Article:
Michael Tomasky here makes a well reasoned case for the world's governments to get serious about removing (rarely used) blasphemy laws from their own legislation, and then to put pressure on those countries where it's use really is a major issue.
From the Pew Research article that he links to:
Nine of the 50 countries in the Asia-Pacific region (18%) had blasphemy laws in 2012, and in Europe such laws were found in seven out of 45 nations (16%). In November 2012, the Dutch parliament dissolved its blasphemy law, which was drafted in the 1930s and had not been used for half a century.
In the Americas, 11 out of 35 countries (31%) had blasphemy laws, including the Bahamas, where the publication or sale of blasphemous material can be punished with up to two years imprisonment. The U.S. does not have any federal blasphemy laws, but as of 2012, several U.S. states – including Massachusetts and Michigan – still had anti-blasphemy laws on the books. However, the First Amendment to the U.S. Constitution would almost certainly prevent the enforcement of any such law.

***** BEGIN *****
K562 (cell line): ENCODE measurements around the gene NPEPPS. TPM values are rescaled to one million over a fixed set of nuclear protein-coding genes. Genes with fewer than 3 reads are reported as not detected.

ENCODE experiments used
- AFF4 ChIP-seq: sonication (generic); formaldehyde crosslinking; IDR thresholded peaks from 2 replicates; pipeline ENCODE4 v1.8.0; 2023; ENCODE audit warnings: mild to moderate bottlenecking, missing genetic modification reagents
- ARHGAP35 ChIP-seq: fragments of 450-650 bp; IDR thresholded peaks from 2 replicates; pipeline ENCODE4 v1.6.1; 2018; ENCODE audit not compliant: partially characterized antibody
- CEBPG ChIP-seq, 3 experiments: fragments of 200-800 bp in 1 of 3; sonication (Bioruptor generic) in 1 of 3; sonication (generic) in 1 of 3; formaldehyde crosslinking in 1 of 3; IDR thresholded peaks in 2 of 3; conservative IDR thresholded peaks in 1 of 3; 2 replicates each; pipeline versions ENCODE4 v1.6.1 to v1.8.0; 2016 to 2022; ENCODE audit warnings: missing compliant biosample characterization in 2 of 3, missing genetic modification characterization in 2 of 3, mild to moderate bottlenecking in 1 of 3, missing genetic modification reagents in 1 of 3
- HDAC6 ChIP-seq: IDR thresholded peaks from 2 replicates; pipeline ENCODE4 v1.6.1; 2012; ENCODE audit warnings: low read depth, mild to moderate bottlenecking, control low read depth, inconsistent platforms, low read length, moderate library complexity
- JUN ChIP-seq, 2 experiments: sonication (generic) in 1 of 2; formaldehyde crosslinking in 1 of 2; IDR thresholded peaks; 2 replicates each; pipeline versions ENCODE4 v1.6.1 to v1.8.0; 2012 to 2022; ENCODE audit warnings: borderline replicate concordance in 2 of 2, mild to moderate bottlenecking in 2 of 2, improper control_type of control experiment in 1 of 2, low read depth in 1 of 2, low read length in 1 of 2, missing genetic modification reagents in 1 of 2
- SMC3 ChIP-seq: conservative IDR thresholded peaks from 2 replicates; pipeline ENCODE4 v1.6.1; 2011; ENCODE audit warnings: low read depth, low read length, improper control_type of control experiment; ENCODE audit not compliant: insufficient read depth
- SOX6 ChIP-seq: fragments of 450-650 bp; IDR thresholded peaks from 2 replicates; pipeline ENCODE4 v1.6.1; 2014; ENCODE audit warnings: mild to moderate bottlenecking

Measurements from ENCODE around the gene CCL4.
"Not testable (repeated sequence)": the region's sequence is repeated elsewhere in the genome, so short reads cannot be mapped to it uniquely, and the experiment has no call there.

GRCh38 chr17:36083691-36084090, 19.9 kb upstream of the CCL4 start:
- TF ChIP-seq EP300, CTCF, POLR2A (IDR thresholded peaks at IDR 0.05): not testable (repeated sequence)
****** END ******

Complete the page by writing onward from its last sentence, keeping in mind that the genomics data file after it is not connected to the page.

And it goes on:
In South America, Peru’s federal law does not formally prohibit blasphemy, but local government authorities have enforced penalties for it. In October 2012, a district mayor in Lima closed a public art exhibit that featured a naked statue of Christ after religious groups condemned it as blasphemy. According to the U.S. State Department’s International Religious Freedom Report, representatives of the local art community “expressed concern over censorship and freedom of speech” after the incident.
Blasphemy laws are least common in sub-Saharan Africa (three of 48 countries), according to 2012 data. In April of 2012, anti-slavery activists in Mauritania were charged and imprisoned for blasphemy after publicly burning religious texts to denounce what the activists viewed as support for slavery in Islamic commentary and jurisprudence.